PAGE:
Weight Lifting May Help to Avert Lymph Problem

The following is an excerpt from a NY Times article on weight lifting and lymphedema.

“After a woman has surgery for breast cancer, she is typically given a long list of don’ts. Don’t lift anything heavier than 15 pounds, including your child. Don’t carry a heavy purse or grocery bags. Don’t scrub, push, pull or hammer.”   Read full article

My patients are often shocked when we discuss exercise.  They say, “You want me to exercise?  But I was told I can never lift anything heavier than 10 lbs.”

Weight Lifting TherapyIf you are having breast surgery, your surgeon is going to restrict your activity for approximately three to six weeks.   Patients are often told they should not exercise or lift weights during this rest period.  This is normal, and it allows our body the time it needs to recover and heal.  But after this healing phase is complete, you should begin to return to your normal daily activities, including exercise.

This article focuses on a gradual return to activity and exercise for those with lymphedema.  A gradual return is important for lymphedema patients because the lymphatic system is a fragile, slow, and sluggish.  We believe a gradual return is important for all patients, not just those with lymphedema.  Too much exercise or stress can be overwhelming and shock the lymphatic system for anyone recovering from surgery that may impact the lymphatic system.  This could lead to swelling in the limb and increase the risk of lymphedema – something we obviously want to avoid.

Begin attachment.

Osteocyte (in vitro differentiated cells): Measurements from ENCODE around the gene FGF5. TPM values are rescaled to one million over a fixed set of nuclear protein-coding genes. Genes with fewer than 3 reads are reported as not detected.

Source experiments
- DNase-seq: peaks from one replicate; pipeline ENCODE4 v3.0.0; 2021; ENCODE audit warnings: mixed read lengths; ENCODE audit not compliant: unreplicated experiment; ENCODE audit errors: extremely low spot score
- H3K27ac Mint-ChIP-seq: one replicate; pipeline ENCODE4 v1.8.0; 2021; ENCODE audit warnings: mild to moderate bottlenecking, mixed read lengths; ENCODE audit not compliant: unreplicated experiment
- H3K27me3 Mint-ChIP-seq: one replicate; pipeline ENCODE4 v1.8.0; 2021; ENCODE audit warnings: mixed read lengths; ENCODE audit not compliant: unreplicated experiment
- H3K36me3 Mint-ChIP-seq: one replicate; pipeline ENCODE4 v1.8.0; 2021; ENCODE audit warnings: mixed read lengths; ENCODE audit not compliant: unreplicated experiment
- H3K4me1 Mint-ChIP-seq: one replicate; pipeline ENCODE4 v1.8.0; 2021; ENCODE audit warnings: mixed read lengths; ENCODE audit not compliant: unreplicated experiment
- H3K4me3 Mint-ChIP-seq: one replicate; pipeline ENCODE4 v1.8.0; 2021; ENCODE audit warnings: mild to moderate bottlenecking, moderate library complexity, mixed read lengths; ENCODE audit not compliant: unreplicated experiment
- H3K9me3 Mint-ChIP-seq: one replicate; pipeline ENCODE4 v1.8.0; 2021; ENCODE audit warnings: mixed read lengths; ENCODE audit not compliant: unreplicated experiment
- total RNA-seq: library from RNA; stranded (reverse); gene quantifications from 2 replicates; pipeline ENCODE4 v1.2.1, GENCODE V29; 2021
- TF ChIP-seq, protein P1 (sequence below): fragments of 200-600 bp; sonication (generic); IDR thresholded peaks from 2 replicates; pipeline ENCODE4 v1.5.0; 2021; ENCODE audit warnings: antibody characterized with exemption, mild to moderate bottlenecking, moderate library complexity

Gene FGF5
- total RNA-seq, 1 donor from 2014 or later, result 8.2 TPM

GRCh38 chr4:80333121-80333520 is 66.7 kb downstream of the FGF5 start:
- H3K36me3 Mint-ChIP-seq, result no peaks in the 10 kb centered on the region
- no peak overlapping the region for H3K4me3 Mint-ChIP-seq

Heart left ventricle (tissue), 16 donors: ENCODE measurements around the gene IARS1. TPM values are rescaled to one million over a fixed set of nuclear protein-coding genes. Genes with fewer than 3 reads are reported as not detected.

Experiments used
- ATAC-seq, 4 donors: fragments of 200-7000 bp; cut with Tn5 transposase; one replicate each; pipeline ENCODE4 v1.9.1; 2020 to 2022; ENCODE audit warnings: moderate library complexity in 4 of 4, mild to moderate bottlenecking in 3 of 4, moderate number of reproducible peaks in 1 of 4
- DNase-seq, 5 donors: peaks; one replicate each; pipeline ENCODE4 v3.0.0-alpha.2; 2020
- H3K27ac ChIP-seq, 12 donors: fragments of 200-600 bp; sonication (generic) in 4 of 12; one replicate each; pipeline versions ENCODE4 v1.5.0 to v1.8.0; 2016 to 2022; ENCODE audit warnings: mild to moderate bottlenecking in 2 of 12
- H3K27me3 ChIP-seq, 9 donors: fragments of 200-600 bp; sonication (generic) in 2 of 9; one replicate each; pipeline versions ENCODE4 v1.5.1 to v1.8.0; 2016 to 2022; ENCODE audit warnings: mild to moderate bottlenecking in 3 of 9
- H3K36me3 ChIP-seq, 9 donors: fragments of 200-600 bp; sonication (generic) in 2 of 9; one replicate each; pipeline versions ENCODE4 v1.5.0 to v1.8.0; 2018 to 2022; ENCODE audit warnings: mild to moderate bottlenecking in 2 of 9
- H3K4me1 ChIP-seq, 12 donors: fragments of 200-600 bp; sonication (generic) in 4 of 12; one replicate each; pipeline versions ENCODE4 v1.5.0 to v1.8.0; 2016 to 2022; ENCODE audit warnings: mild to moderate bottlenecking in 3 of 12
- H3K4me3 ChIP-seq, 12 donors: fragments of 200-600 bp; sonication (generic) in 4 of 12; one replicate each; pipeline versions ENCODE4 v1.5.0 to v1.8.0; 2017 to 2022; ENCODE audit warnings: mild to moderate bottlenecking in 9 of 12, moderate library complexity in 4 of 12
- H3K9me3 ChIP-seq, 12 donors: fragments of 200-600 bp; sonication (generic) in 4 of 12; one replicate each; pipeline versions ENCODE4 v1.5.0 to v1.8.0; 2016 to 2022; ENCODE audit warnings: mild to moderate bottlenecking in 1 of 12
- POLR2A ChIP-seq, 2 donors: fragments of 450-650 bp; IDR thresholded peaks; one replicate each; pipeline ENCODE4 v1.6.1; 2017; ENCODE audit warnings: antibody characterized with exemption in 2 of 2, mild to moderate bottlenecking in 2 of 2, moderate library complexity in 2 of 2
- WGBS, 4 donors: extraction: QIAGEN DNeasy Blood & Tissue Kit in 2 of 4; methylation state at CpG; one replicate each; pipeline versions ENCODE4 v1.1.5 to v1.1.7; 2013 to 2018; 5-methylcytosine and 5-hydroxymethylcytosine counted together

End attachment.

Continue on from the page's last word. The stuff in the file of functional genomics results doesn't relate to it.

We also agree with the article that light weight lifting is important.  However, we would also add that cardio-vascular activity is equally important because the lymphatic system and circulatory systems work together.  When you get your heart rate up, it kick starts the lymphatic system to pump, cleansing fluid throughout the body.  This is obviously highly desirable for lymphedema patients, as well as those that are at risk.

Radiation and chemotherapy can cause setbacks, so it is important that you get clearance from your surgeon before you return to activity and exercise.  However, when you do get clearance, we encourage you to begin the rehabilitation process as soon as possible.  Remember to listen to your body, and be careful not to overextend yourself.